If the town is serious about its plastic-bag ordinance/law, it ought to enforce it. The new Royal Farms, on upper High St. at the roundabout, has been using the thin “T-shirt” bags since it opened. The previous RoFo, at Maple & Philosophers Terr./Cross St. observed the law, but perhaps the message never got through to the management of the new store. There may be an exception to allow plastic bags for site-prepared carry-out foods (or maybe just plastic bags that are made to decompose safely/with safe ingredients are acceptable), but this store seems to be using banned bags for all merchandise. (Note: Even McDonald’s manages to use paper bags for carry-out foods.)

    • Keit Thompson says:

      If the town is not serious about enforcing it’s plastic bag ordinance, the town should repeal it. Otherwise, there is a danger of the town enforcing the ordinance in an arbitrary and capricious manner.

  4. Jeanette Sherbondy says:

    I like Margo’s suggestions!

  5. Deirdre LaMotte says:

    How about all take food be put in cardboard containers, similar to what one would find at Whole Foods? lay it again Sam’s could eliminate the plastic containers used for their wonderful sandwiches and salads. Also, how about recycle/ compost on every street that is easy to use? It is painful to see the amount of plastic in trash cans downtown. Also, what about recycling outside Acme and Redners? What is preventing this?!

    Thank you Margo for all you have done and continue to do…you are amazing!!!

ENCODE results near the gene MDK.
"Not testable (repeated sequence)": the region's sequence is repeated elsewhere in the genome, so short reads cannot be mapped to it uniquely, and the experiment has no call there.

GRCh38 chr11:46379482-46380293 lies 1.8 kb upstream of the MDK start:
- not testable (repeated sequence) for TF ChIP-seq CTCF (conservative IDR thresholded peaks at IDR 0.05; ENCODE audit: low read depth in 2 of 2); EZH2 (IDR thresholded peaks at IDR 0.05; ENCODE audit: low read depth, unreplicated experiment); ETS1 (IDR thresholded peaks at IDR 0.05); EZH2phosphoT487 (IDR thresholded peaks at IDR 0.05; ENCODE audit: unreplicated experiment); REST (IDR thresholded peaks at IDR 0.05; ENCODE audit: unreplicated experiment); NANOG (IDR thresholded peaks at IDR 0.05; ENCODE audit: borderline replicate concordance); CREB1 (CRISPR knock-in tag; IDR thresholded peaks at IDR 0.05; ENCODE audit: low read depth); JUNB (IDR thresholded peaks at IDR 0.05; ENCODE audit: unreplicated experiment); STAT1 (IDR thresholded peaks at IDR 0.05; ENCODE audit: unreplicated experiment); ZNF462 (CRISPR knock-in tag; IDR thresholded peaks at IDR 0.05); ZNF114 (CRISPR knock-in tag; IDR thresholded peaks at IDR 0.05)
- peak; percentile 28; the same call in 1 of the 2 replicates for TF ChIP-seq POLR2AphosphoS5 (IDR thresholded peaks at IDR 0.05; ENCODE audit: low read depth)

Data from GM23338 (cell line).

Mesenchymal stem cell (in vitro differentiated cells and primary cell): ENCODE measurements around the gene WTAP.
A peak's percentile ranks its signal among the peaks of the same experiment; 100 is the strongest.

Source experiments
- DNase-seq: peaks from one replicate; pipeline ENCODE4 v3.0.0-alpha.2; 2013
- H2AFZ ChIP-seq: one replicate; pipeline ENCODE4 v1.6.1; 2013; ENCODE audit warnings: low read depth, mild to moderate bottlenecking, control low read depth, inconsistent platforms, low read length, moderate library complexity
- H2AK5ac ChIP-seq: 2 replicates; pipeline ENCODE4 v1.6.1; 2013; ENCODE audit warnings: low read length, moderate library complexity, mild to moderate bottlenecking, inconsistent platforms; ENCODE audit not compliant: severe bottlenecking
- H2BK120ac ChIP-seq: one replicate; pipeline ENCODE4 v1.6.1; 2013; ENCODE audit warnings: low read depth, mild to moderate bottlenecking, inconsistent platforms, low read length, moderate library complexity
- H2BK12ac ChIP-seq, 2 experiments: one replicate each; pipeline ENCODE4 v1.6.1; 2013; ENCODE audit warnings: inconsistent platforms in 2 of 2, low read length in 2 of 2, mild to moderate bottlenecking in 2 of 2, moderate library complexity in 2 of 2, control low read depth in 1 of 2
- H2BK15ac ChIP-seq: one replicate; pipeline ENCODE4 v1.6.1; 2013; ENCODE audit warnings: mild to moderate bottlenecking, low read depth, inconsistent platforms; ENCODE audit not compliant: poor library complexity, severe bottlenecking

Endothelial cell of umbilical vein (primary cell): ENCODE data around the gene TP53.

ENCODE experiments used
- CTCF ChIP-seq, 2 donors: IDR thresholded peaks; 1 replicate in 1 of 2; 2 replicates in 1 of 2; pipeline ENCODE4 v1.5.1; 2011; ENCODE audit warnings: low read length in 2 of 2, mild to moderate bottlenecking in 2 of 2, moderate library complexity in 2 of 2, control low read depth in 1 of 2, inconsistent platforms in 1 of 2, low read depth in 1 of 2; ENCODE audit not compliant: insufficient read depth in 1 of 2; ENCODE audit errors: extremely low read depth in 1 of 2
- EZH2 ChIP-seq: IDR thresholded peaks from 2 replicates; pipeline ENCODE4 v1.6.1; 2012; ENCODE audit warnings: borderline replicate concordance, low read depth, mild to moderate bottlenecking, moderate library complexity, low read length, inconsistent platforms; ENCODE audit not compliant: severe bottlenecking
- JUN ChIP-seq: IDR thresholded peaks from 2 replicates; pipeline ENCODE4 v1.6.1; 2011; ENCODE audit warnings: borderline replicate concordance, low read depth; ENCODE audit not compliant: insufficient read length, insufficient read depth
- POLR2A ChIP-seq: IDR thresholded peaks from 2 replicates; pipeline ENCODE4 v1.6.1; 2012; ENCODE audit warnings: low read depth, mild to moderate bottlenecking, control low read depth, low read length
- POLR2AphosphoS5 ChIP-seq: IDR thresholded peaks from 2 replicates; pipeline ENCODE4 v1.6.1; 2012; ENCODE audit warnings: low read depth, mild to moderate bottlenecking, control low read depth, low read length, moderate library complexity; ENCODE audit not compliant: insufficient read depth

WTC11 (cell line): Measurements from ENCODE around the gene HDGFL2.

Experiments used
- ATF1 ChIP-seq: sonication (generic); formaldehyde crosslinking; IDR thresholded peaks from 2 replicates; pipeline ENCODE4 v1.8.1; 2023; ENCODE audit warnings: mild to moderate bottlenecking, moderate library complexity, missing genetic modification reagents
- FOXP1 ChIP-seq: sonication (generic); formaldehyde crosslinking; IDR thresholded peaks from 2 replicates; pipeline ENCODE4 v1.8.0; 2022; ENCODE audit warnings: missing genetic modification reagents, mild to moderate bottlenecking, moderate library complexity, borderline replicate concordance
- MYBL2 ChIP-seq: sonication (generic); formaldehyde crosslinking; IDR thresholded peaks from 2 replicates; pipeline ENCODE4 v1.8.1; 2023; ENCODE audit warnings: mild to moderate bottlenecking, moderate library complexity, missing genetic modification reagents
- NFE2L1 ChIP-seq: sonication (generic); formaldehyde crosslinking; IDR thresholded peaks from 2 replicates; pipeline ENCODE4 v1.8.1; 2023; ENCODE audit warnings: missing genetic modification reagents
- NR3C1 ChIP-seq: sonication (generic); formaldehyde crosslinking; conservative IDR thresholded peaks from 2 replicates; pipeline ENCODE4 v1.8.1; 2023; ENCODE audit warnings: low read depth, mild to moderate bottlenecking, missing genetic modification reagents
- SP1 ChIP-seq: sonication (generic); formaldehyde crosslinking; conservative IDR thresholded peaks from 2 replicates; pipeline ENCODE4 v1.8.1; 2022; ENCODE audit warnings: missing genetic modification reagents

6. Carol Schroeder says:

    What we do throw away as regular garbage for the landfill is usually placed in a green plastic bag which prevents the garbage from decomposing. What about strong paper bags to use for our regular trash? Anyone know more about this? Is it possible?

  7. Rachel Goss says:

    We recycle/reuse the majority of plastics/cans/paper/cardboard at the bin sites around Kent and Queen Anne’s. I wish I knew where to recycle styrofoam…If anyone knows, please share.
    I have noticed that Smoke, Rattle, and Roll uses paper for their take-out food…good practice!

  8. I have an issue with Infinity Recycling which I would like to the town to address. A lot of plastic containers which are turned down by the Recycling Crews can be recycled. Most of them have one or two stamped on them, a number which means the plastic is recyclable. I think the town (and the county) is simply filling the landfill with these plastic containers until the day comes when the landfill has to be closed. It would be nice if Infinity Recycling shifted their policies toward these two types of plastic. In New Jersey, we can recycle these types of plastic. We have single streaming, which means that all the recyclables, be they paper, plastic, or metal, are tossed out in one big bin. They are then separated out again at the recycling center.
    By the way, Chestertown Natural Foods uses eco-friendly plastic bags which decompose. You have a choice as to use eco-friendly plastic or paper bags. We have Jim and Trish to thank for these. Also, Figgs Ordinary allows for customers to bring their own cups. There, you can choose how you discard your garbage. Doug’s Evergrain Cafe needs to get up to speed with Figgs Ordinary.
    I also spend some time picking up garbage alongside the roads and the bike trail and depositing it in the garbage bins offered there by the town because it is ugly and an eyesore. People need to be more conscientious about tossing away garbage in public.